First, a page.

Divine: Life is not easy. I live here with my family, where I work because it is all I can afford. The mosquitos are so bad. Mary, one of the twins, now has Malaria and I cannot afford the medicine. Your brother, Felipe, bought masks from me last week…and I used that money to pay for the medicine, but it has run out. I do not know what to do for my little girl. I am praying for a miracle.
I looked over at Mary and she did not look like the same little girl I had seen the week before. I could tell she was aching in pain and she laid in her mother’s arms, never wanting her mother to let her go.
Divine: Please let me show you this.
He asked me to follow him through the maze of sheds and selling booths to the “creek” behind his shed. Full of garbage and a green slime…that use to be classified as water. It hasn’t rained in weeks, making for a perfect spot for insects to reproduce and bacteria to grow. Bugs were everywhere. He pointed back towards his home. The window in the room where they live, faces the edge of the creek.
Divine: We don’t have anything to cover the windows, so I cannot protect my family. It is hard. Money is hard. I must tell you…a white man came and talked with me for a long time, and became my friend. He told me he wanted to do a business with me, and asked me to make enough art pieces to fill a 20 foot container and he would sell it in the U.S. and give me half the money. So I used all of my money to get the materials, and worked for weeks to fill the container. He took the container and never sent me my money! Nothing! I called him, wrote him…I have the emails as proof…and he won’t return my calls. I have heard that he is back in Accra and is building a fancy hotel. I don’t know what to do. I have nothing.
I sat there, listening to his words…and experiencing so many different emotions at once. Anger..that this man took advantage of him and his savings, the injustice of what is happening in his village, sadness thinking of his little girl Mary..I simply wish I could do more.
Me: Divine, I am so sorry for what you have experienced. Through everything you have been through…it is amazing to see your love for God, love for your family…and the passion you have for being a good husband and father. I don’t know what will come of sharing your story… but I do believe in the power of prayer and community and I think sharing stories can make an impact. Thank you so much for being so willing to share openly with me.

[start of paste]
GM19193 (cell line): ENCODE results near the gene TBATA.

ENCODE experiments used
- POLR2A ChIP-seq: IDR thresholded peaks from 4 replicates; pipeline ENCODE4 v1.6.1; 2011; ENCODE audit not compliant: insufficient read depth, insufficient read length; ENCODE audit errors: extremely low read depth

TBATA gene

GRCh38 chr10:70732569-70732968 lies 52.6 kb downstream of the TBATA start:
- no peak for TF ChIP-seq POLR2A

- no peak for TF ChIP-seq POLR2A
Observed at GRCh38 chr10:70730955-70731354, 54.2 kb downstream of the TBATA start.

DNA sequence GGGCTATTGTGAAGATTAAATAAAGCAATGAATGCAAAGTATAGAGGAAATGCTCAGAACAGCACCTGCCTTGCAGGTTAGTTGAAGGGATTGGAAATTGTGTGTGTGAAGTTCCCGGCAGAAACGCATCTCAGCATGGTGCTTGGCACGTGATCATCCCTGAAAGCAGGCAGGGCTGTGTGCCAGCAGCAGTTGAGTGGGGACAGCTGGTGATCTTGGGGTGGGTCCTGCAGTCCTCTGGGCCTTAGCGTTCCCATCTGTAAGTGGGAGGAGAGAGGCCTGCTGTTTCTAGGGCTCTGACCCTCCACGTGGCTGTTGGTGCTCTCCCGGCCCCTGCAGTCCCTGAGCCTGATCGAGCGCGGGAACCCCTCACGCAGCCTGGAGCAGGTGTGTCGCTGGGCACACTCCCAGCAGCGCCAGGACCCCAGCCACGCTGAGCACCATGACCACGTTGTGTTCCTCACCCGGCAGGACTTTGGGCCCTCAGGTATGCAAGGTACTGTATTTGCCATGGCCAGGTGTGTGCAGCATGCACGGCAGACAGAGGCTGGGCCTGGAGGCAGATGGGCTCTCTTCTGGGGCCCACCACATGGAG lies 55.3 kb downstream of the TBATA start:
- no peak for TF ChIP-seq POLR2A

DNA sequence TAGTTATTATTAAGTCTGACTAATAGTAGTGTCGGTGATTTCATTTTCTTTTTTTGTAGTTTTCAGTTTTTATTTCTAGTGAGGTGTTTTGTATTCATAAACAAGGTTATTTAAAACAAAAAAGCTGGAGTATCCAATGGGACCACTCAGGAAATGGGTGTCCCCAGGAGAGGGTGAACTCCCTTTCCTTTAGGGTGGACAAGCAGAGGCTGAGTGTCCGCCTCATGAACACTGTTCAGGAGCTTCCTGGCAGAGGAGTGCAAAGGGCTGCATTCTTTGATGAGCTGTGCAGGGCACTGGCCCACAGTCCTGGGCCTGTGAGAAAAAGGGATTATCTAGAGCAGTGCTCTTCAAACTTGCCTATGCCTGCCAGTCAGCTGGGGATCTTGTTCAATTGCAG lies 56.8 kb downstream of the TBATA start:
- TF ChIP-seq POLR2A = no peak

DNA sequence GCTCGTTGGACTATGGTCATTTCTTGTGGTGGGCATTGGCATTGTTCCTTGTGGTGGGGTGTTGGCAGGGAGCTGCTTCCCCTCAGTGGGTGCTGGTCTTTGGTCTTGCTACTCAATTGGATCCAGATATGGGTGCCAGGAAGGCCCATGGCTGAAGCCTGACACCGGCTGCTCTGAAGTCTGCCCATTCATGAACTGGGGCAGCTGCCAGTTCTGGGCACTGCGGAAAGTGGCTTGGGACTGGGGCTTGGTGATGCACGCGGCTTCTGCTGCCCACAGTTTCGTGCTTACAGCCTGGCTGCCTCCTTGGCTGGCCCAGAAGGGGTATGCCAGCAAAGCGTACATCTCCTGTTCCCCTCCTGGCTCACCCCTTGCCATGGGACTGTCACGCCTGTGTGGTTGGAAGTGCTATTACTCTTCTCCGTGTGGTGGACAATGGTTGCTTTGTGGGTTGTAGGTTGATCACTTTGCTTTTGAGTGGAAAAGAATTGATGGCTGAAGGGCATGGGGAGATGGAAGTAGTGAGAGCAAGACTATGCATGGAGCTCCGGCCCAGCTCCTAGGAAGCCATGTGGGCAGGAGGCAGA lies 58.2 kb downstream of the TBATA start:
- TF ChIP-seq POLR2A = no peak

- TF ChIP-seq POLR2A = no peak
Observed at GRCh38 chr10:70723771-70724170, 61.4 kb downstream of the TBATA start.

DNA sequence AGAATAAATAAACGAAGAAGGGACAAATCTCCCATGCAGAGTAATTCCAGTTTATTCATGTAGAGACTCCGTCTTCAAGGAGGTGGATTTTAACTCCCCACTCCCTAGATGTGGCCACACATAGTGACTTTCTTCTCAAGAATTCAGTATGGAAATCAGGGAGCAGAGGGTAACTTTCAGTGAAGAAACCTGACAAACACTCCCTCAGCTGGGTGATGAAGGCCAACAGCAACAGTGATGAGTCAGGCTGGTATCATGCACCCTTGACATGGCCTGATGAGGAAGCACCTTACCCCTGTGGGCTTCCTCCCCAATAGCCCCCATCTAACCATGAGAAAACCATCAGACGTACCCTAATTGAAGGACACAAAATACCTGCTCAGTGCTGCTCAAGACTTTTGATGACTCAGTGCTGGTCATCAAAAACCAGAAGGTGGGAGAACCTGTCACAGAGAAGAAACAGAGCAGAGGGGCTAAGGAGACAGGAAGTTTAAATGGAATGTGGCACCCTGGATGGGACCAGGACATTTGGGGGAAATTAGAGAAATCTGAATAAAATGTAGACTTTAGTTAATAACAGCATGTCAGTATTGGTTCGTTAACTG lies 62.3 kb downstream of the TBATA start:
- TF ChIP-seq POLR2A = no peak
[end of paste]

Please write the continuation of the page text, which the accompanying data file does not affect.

Divine: I do not expect anything…but thank you. Thank you for listening. I just want my story to be heard. I just want people to know that the villages in Volta need help. I want to help my country. I want to make a living for myself so I can do my part and go back to my village and help. Ghana is my motherland.
I thought to myself… there is so much I want to say and so much I want to do. Sometimes we end up feeling paralyzed carrying the weight of the stories we hear, not knowing what to do or how we can help. There is power in community, and one person at a time..I do believe change can happen. My belief in the power of sharing a story is actually a large part of what led me to pursue photography.
So as I thought about Divine’s story, and how this is only a glimpse…my first thought was Mary needs medicine. Malaria, at her young age of a year and a half, is a vicious and fast disease and she needs help now. So I looked around his workshop and he really is a great artisan. I truly believe in supporting people, by asking and commissioning them to do what they do best. So after seeing his woodworking skills, I asked him to make me these beautiful bookends with an elephant carved into it, so he can use that money to help pay for Mary’s treatment for the time being.
So today… we met the face and story of Divine Agbenorwu. A husband, a father, an artisan, a Ghanaian. Please join me in praying for Divine and his family, specifically his little girl Mary. Additionally, to be praying and thinking about his village in the Volta region and for Ghana as a country. * I will also be posting updates on Mary’s condition, as I learn more.
Here are a few images during my visit with Divine and his family. These first couple images are of Divine’s daughter, one of the twins, Messy.
Divine showed me a photo he has of his family in the Volta region when he was young.
He then took me to the “creek” behind his home, most likely the reason Mary has been infected with Malaria.
Agustina, Divine’s wife, holding Mary, while Messy plays peek-a-boo. (this moment took me by surprise – hence its a bit blurry but still a sweet moment)
**The bookends cost 30 Ghana cedis ($15.00 U.S.). I will be posting images of Divine’s artwork and the great bookends he made for us, in case anyone is interested. If you’d like to know more about supporting Diving through his art or contributing towards Mary’s medical costs, please contact me for more information.